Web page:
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Still, we had plenty of time and Emilio seemed so nice- as did his wife who was waiting in the car to accompany us to the airport some 40 minutes away. The journey turned out, in true Cuban style, to be a revelation as we got chatting to Emilio, a trumpet teacher and trumpeter with the Cuban symphony orchestra, and his wife who was a Russian-speaking charity worker who had travelled to Russia and helped to organise the annual holiday for Chernobyl survivors paid for by the Cuban government for the past 20 years. Chatting took my mind off the fact that we could hardly see where we were going as there were no street lights once out of the city (indeed, were we going in the right direction?!) and what was left of the poor car’s suspension was taking a hammering. Apparently they also turn off street lights to save money- even near the airport we could hardly see as the lights were off …but we arrived safely and swapped email addresses and vowed to stay in touch.

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We’ve met so many lovely, genuine, Cuban people and we can’t wait to come back!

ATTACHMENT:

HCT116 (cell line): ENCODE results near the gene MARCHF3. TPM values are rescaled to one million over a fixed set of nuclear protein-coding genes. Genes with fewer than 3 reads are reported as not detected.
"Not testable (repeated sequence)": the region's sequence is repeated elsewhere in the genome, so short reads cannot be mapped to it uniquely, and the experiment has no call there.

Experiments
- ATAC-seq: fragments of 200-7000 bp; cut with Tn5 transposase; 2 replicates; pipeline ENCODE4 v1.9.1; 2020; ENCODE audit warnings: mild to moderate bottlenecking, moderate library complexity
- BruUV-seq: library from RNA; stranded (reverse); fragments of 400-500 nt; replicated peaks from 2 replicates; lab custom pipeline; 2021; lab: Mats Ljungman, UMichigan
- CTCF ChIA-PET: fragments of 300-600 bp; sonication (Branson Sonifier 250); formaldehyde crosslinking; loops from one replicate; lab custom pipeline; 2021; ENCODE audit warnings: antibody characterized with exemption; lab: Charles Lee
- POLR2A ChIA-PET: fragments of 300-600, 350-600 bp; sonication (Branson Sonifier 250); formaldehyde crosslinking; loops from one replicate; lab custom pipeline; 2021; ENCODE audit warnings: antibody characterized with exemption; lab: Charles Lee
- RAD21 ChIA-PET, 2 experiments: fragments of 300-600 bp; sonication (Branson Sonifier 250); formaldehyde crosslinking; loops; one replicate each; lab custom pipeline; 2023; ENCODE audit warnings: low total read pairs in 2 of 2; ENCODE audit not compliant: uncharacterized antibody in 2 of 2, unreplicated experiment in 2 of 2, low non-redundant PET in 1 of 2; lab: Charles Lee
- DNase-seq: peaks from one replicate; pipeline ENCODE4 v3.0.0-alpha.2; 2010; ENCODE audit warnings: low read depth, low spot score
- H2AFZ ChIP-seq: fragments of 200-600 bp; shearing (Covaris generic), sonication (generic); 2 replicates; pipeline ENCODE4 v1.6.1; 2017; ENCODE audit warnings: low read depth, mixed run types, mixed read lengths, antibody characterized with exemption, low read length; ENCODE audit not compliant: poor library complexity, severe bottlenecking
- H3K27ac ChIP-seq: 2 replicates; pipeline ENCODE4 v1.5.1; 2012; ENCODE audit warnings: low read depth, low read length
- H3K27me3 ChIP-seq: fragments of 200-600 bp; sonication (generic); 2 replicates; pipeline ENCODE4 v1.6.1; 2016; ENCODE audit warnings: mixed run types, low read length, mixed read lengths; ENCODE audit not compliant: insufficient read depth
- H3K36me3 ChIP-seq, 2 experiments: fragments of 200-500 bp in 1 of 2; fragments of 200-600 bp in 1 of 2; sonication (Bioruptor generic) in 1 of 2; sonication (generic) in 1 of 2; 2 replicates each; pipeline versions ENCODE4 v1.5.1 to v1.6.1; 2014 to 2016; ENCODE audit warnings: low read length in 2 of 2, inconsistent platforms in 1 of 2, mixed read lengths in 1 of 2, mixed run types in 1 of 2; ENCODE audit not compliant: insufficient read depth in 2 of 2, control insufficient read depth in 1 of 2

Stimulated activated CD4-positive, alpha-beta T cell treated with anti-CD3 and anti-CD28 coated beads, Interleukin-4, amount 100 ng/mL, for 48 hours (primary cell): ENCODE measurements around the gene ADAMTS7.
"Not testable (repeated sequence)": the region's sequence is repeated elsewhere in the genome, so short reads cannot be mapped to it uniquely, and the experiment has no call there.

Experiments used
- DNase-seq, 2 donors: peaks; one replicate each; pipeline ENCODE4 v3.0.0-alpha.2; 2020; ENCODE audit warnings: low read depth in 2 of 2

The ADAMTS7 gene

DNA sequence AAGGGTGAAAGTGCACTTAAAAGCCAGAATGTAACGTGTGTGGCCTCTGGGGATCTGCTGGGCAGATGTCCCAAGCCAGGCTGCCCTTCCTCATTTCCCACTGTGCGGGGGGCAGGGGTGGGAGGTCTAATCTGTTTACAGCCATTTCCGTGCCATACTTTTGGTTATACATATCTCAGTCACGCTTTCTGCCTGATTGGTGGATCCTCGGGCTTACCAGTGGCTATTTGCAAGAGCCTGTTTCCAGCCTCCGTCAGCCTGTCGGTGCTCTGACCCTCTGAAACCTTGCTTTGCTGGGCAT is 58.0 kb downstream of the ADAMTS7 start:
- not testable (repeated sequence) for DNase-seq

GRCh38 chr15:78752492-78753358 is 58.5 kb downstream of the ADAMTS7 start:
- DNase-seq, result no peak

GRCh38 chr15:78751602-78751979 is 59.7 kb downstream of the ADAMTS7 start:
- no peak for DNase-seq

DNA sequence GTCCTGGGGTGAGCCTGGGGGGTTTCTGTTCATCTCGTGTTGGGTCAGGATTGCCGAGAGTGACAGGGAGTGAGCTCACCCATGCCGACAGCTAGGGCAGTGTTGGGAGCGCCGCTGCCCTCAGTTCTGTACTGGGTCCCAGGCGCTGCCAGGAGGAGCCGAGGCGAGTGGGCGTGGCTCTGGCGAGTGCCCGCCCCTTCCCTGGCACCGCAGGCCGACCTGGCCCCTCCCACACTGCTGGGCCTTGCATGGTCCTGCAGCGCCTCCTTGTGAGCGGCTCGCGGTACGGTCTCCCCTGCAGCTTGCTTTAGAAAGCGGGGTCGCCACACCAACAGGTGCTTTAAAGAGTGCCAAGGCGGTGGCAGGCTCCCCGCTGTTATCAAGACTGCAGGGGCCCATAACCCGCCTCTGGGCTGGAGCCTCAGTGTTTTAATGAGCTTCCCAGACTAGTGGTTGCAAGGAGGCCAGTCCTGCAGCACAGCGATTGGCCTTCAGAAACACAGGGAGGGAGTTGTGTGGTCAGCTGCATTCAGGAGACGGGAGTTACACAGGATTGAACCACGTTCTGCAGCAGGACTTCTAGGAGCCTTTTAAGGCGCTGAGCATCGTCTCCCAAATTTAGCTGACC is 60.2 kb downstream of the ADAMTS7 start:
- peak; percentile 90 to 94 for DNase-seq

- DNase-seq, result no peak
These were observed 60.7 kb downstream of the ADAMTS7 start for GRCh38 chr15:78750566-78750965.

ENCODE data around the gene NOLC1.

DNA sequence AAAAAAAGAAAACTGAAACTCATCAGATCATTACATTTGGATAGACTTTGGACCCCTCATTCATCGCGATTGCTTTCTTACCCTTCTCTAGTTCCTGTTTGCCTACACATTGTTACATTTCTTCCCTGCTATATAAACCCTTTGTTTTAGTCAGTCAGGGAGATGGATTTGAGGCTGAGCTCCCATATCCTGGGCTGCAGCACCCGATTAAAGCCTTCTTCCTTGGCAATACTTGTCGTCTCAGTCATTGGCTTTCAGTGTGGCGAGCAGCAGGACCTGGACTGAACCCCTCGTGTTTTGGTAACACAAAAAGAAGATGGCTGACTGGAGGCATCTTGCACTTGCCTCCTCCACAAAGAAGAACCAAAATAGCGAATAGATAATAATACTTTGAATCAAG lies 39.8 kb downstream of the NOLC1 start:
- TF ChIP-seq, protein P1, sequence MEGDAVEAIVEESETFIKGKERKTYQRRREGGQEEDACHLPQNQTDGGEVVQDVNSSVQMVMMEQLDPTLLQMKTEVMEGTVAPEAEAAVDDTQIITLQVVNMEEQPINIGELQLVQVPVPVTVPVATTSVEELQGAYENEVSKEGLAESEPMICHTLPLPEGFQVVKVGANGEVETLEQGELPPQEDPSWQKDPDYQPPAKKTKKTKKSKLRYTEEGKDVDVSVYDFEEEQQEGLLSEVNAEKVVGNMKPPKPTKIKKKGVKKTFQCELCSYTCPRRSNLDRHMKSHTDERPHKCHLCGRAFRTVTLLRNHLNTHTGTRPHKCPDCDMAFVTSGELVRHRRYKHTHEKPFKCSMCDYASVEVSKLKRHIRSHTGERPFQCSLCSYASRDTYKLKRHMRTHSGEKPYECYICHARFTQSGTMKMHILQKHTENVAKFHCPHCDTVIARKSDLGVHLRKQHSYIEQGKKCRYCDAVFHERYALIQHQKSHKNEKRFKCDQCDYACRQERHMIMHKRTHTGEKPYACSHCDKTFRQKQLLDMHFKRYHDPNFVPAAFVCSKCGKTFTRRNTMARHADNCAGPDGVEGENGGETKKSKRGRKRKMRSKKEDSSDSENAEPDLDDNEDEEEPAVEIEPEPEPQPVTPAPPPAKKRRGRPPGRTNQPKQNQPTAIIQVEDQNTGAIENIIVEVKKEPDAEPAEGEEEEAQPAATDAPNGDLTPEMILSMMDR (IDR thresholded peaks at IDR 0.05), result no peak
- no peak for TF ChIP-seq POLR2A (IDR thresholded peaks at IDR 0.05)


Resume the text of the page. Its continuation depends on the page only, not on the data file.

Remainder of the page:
We checked in and unfortunately failed to get the sympathy upgrade with my plaster cast as the flight was full but as frequent flyers we did get access to the ‘VIP lounge’. Not quite the high standard we were used to but Cuban style, offering unlimited rum, American sport on TV and some dubious looking snacks. So we made ourselves comfortable and relaxed in preparation for the long night ahead.
Next stop, Madrid, then back to London to arrive late afternoon on Sunday. Adiós, Cuba

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One thought on “Shopping in Havana on our last day.

  1. Fabulous – except for that bit about the Nu Ziloners being presented with the World Cup. I could only see the Wallaby jerseys in your photo. Agree entirely with choice of kitchen floor tiles for the barn – gorgeous. Adios Cuba!